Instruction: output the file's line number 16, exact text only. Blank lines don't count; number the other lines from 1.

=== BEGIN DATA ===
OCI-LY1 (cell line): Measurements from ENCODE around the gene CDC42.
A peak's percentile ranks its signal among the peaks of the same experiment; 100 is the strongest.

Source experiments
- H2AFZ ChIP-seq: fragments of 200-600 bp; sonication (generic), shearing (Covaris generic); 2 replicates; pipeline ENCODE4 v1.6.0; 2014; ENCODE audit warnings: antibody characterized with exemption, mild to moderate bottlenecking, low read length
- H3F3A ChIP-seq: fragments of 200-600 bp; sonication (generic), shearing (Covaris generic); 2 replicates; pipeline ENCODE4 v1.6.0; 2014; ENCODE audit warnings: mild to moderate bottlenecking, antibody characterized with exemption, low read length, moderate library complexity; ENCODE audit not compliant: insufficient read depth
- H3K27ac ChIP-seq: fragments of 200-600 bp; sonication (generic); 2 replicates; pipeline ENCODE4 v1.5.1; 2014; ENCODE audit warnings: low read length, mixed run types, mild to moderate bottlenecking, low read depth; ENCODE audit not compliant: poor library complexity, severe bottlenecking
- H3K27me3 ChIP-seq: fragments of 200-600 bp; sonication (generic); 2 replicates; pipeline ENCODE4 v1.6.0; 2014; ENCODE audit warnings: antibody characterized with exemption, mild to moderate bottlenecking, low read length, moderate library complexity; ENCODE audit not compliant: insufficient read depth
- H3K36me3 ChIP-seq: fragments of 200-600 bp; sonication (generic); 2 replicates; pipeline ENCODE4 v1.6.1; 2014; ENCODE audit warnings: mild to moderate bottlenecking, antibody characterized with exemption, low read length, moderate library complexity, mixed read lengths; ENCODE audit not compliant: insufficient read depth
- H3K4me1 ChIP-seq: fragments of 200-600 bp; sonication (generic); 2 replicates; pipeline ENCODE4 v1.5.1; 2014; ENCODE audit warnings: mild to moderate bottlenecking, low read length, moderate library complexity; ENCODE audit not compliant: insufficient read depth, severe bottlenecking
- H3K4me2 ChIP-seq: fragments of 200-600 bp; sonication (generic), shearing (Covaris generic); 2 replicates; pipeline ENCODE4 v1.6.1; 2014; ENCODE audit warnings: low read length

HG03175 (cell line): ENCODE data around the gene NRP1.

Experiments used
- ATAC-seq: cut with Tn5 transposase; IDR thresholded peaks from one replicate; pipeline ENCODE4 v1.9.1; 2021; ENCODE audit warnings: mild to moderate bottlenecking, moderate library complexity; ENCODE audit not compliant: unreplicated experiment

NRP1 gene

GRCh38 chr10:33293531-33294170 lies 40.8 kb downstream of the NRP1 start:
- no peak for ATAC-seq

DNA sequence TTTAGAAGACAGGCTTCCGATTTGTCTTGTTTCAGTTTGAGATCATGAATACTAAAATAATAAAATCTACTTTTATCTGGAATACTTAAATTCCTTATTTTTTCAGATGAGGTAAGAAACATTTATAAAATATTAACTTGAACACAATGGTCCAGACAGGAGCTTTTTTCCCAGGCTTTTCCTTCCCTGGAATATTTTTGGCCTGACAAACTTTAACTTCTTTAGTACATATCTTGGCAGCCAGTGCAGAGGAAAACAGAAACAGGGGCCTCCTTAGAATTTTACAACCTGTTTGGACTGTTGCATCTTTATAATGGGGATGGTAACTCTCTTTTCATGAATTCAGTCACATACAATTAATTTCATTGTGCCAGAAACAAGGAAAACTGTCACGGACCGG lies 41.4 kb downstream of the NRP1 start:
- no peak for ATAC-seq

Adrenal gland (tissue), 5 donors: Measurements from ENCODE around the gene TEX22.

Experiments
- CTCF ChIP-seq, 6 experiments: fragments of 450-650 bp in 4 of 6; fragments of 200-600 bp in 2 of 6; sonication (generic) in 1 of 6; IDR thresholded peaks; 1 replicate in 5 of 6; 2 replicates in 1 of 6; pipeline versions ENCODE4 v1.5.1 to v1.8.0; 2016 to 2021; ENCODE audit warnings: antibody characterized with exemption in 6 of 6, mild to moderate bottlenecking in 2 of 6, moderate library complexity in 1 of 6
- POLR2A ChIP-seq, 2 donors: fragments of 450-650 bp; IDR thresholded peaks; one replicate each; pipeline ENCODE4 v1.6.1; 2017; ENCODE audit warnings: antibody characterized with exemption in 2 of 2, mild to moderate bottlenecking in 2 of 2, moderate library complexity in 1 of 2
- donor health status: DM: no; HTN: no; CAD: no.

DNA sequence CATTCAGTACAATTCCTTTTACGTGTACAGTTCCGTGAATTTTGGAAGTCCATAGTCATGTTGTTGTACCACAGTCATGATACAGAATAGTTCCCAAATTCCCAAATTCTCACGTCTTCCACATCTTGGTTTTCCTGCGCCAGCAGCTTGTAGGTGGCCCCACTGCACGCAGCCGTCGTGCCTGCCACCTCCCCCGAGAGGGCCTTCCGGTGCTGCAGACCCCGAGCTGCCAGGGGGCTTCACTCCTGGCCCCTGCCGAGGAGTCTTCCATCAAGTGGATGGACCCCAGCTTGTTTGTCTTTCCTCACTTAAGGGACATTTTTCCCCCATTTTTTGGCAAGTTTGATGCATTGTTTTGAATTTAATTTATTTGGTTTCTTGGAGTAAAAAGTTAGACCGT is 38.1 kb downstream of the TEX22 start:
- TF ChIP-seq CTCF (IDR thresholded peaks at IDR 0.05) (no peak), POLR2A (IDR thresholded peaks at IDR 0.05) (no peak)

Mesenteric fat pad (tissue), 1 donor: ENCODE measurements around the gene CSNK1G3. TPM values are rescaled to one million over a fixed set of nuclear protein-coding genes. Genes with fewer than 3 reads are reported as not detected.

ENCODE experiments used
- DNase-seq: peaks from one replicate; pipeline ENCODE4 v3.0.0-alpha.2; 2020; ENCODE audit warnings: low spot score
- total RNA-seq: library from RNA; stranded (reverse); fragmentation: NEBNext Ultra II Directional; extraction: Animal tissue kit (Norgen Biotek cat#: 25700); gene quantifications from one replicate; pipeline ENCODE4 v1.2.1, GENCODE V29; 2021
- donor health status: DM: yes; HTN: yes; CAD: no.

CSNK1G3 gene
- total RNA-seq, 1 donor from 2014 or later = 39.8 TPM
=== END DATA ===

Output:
- no peak for ATAC-seq